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“Occupy Judaism’s” Reality Moment

In the weeks since grabbing headlines (and, it must unfortunately be said, hundreds of participants), organizers of the kol nidre service in solidarity with the Occupy Wall Street protests have tried to maintain momentum by organizing events around the other bounty of holidays on the Jewish calendar that follow in the weeks after Yom Kippur. From the beginning, they have tried to cast their efforts as “Occupy Judaism,” and the one thing that nonsensical neologism tells us is that whatever this thing is, it is clearly an attempt to tie the Jewish tradition to radical contemporary politics.

These Jews may have found themselves experiencing a passing moment of regret late last week when a stray tweet from the main Occupy Wall Street Twitter feed expressed its own “solidarity” with the latest “flotilla” attempt to break Israel’s blockade of Gaza. The tweet was quickly deleted, and the resulting tiff brought out the kind of condemnations from their erstwhile comrades that thrust them into the role of defending Israel (and themselves) online.

All the Occupy Judaism crowd wanted, after all, was that the Arab-Israeli conflict not be a subject of concern for the Occupy Wall Street set, whose grievances were presumably all “economic.” No matter. Saying this was sufficient to get one accused of being “in favor of genocide.” Despite being “vocally anti-occupation and against the Gaza blockade,” an Occupier of Judaism may just find oneself explaining that “taking a position against the occupation can be problematic because for some it means ending Israeli statehood.” (The less said about the pathetic sight of an American Jew in the 21st century tweeting pictures of himself holding signs calling for Israeli-Palestinian peace in order to prove his leftist bona fides, the better.)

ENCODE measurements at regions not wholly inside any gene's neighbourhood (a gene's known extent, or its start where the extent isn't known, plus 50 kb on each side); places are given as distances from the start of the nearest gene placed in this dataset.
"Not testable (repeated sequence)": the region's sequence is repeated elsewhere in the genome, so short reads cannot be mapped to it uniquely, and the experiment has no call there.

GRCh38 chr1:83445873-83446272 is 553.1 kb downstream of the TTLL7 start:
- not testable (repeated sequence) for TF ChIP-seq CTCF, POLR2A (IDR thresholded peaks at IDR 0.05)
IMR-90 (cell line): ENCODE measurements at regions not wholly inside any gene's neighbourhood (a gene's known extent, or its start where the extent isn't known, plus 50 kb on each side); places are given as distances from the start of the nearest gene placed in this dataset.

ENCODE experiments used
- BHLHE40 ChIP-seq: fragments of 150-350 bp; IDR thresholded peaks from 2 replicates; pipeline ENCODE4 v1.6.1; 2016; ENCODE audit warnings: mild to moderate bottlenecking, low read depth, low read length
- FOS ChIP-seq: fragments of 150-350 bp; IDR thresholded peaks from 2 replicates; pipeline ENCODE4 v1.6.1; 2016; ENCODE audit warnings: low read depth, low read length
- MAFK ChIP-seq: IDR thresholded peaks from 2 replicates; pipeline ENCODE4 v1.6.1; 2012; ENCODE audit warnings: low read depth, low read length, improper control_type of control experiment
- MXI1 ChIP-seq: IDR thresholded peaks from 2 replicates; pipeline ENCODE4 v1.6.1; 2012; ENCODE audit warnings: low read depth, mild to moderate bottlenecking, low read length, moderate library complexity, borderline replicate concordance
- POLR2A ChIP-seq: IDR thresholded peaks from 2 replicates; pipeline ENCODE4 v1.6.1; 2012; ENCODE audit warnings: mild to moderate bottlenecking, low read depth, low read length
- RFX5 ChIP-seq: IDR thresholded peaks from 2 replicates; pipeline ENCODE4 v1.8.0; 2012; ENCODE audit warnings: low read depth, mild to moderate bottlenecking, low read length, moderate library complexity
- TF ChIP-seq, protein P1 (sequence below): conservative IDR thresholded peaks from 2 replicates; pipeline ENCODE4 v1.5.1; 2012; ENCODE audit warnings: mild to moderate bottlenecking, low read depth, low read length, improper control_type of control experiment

The question of whether or not Occupy Wall Street is “anti-Semitic” has been unhelpful from the start, because if you want to make that kind of claim in today’s climate, you have to prove there is something at least vaguely Nazi about what it has to say, whether it’s something about Jews and money, Jewish government control, or what have you. It’s fairly said that people who think this way are likely no more than a fringe of this fringe.

What is probably not fringe, however, is the movement’s anti-Israelism, by which we mean the denial of Jewish collective identity and the right therefore of the Jewish people to a state of their own. That’s why it’s no surprise to see a group called “Existence is Resistance” (and, of course, “resistance is not terrorism”), as well as the views behind it, well represented in the “Occupy” movement from downtown Manhattan to Oakland, California. Indeed, the Judaism Occupiers have even written that “renouncing the state of Israel’s existence” may be a requirement for membership.

This is all particularly sad because unlike, say, Solomon Mikhoels, Jews today benefit from knowing about Mikhoels’ fate, as well as all the other Jews who cast their lot with the villainizers of capitalism only to find themselves ultimately cast as the villains.

All of this should be so well-understood by now that it doesn’t require repetition. Unfortunately, many Jews still seem driven by the conviction that radical politics will somehow, this time, provide them and the world the salvation it always promises but never delivers. It’s no small thing then that we ask they at least do us the favor of not wearing their kippot like badges of honor as they walk once again down that ruinous path.